Audit finds ‘shortcomings’ in Defence travel allowance management


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The Department of Defence’s processes for granting public service employees’ travel allowances are ineffective, according to the national Auditor-General, prompting the creation of a Travel Board.

The latest audit from the Australian National Audit Office assessed the effectiveness of Defence’s administration of travel allowances paid to its APS employees. It focused on three types of travel -allowance payments made between 1 July 2016 and 30 June 2018: meals and incidentals, motor vehicle, and part-day travel. 

Several factors prompted the audit. Defence had previously identified fraudulent use of credit cards, and past ANAO audits of Defence’s financial statements found non-compliance with regard to travel allowance payment approvals. A 2016 audit of Defence’s management of transaction cards found a lack of controls in place to manage the use of credit and transaction cards. The Parliament’s Foreign Affairs, Defence and Trade References Committee suggested this be followed up.

Defence’s current policy for giving employees a business-related travel allowance aims to cover “reasonable” costs via a Defence Travel Card (DTC), the department’s payroll system or its financial-management information system.

The department spent roughly $93 million in 2017-18 and $90 million in 2016-17 on allowances paid to Australian Defence Force personnel and APS employees travelling on official business. Of these amounts, approximately 20% is claimed by APS employees.

Their travel-allowance arrangements for employees “exhibit shortcomings”, the audit found, citing “failure to consistently reflect policy requirements in guidance and supporting tools”, “division of policy and administrative responsibility” and ineffective detective controls for credit cards as the main issues. 

“Defence’s collection of policies, procedures and guidance on travel allowances is fragmented and spread across multiple documents, tools and intranet pages,” ANAO said.

The audit found “a number of instances” where Defence exaggerated improvements to the management of travel and credit cards, including giving false advice on residual risk and claiming recommendations from past reviews and audits had been addressed, when they had not.

“A key feature of this audit has been that Defence’s senior committees have been provided with advice that overstates the progress of activities intended to improve the administration of travel allowances and credit cards. Inaccurate performance reporting reduces accountability and senior leaders’ ability to assess risks and consider the need for remediation strategies,” ANAO said.

Defence failed to provide ANAO with documented approvals for 21% of the sample travel allowance transactions reviewed as part of the audit.

The audit recommended Defence review its travel guidance material to eliminate inconsistencies and promote compliance with relevant policies and processes, as well as implement a process that ensures policy is accurately reflected in guidance material and tools, which Defence accepted.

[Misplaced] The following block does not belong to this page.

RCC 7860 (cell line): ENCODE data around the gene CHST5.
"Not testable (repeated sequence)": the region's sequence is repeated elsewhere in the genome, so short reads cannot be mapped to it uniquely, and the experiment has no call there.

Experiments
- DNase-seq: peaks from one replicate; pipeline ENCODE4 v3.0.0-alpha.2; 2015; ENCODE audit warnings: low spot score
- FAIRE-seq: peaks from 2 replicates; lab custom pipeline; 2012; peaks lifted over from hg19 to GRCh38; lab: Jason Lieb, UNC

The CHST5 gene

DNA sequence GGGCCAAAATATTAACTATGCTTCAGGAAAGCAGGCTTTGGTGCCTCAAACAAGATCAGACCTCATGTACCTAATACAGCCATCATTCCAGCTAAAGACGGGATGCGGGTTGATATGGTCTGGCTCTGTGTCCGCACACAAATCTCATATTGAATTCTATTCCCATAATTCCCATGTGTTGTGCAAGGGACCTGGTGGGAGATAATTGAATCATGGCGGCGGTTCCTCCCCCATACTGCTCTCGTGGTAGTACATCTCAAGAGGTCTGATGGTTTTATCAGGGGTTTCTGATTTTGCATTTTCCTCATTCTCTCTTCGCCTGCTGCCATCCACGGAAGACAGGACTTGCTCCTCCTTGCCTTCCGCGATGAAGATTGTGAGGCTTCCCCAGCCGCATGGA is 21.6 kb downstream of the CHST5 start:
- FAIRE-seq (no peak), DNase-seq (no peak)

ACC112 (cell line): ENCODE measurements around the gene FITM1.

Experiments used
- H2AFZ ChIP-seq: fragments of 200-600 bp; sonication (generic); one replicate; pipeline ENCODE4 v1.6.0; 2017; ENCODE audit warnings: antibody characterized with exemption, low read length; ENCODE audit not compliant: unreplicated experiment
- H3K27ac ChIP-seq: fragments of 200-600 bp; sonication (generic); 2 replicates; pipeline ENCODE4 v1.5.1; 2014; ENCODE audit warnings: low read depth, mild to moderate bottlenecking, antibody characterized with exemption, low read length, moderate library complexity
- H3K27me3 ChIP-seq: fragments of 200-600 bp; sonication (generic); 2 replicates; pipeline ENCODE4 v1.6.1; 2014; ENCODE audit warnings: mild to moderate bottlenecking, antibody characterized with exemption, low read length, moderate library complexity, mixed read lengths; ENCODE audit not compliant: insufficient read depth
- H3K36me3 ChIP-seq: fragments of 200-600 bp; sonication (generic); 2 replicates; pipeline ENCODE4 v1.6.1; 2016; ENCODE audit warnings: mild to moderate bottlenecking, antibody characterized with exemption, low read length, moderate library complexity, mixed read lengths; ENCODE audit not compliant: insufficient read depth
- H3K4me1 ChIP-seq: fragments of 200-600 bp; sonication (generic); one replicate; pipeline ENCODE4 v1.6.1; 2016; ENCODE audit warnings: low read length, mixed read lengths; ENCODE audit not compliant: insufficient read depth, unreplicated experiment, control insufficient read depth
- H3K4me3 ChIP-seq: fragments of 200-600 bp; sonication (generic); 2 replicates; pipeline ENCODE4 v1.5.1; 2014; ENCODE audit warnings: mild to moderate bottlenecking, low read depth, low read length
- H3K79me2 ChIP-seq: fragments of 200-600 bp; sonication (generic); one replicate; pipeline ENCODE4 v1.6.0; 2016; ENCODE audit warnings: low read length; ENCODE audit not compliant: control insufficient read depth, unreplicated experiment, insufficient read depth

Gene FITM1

Secretary of Defence, Greg Moriarty, and Chief of the Defence Force, Angus Campbell, said Defence has made “significant progress” to improve administration of travel allowances over the last six months.

“Some improvement initiatives were delayed pending the introduction of the travel requisition and expense management system project that was being relied upon to introduce a range of new controls. Following testing, this project has now ceased,” they said in a joint response.

“Defence commenced the implementation of a system that would support the administration of travel including the requisition, approval and acquittal of travel. Defence envisaged that this replacement system would also undertake the calculation and authorisation of travel allowances.

“It became apparent through the implementation project that the varied and complex nature of some of the travel allowances paid to Australian Defence Force and Australian Public Service officials would make the use of an off the shelf commercial software system difficult at this time. Defence will implement further controls and processes for travel administration whilst meeting the business requirements of the organisation. Principles underpinning this work will focus on making it easier for staff to comply, moving to electronic approvals by supervisors and improved management reporting.”

The 2015 Review of Red Tape in Defence found similar problems and made similar recommendations, the Auditor-General noted.

“Defence reported internally that it had addressed this recommendation, when it had not,” the audit pointed out.  

“Another agreed recommendation to give overarching policy and administrative responsibility to one Defence group, has not yet been implemented.”

While Defence advised it had established a board to govern travel policy, controls, processes and compliance in May, “it is too early to establish whether this arrangement will address the intent of the 2015 Review of Red Tape in Defence recommendations”, ANAO said.

Moriarty and Campbell said the Travel Board will report to the organisation’s Enterprise Business Committee and Defence Committee on progress made in improving travel administration, compliance and performance across the business.

The performance report gave three key messages that could be applied to other Commonwealth entities:

  • Informed decision-making by senior leaders and governance committees relies on accurate and timely advice and management reporting.
  • Risk-based controls and testing can help provide assurance that departmental requirements have been complied with and payments are accurate.
  • Clear alignment between policy, guidance and administrative systems facilitates compliance with policy and process requirements.

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